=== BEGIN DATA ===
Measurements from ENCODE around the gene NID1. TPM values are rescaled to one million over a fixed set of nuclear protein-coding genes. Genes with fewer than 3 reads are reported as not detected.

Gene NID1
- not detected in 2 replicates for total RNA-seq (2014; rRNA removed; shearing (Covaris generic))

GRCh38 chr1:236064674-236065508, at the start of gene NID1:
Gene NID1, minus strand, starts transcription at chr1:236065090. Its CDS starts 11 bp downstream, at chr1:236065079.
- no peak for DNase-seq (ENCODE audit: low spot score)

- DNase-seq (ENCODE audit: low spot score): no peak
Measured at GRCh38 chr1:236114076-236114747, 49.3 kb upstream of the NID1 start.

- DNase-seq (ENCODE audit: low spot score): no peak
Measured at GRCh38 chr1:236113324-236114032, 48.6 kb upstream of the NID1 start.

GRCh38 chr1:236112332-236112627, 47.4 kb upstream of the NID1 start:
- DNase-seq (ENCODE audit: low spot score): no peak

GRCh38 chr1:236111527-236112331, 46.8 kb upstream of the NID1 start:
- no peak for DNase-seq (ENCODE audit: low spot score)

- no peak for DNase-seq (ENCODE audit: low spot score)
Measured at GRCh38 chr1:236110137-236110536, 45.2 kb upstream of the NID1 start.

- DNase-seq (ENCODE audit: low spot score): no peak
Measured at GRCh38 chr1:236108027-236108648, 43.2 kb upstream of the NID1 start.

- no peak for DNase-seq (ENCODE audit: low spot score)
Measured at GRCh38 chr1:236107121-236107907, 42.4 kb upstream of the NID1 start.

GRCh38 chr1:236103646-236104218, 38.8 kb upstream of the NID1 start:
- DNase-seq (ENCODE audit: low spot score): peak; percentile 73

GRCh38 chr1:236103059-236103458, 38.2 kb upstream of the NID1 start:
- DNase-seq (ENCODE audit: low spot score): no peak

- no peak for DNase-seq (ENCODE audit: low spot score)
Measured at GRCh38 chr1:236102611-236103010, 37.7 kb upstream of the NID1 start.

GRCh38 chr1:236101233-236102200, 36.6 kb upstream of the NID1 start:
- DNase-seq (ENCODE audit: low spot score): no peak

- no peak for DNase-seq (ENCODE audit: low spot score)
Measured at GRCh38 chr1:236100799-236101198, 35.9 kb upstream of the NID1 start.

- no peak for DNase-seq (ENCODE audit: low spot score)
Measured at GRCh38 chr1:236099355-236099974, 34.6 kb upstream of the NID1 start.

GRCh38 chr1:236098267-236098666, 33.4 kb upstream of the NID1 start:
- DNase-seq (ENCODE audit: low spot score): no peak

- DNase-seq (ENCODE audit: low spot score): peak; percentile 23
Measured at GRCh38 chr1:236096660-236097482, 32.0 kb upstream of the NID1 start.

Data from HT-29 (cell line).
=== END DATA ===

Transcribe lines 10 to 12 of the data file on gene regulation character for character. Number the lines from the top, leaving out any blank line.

Measured at GRCh38 chr1:236113324-236114032, 48.6 kb upstream of the NID1 start.

GRCh38 chr1:236112332-236112627, 47.4 kb upstream of the NID1 start:
- DNase-seq (ENCODE audit: low spot score): no peak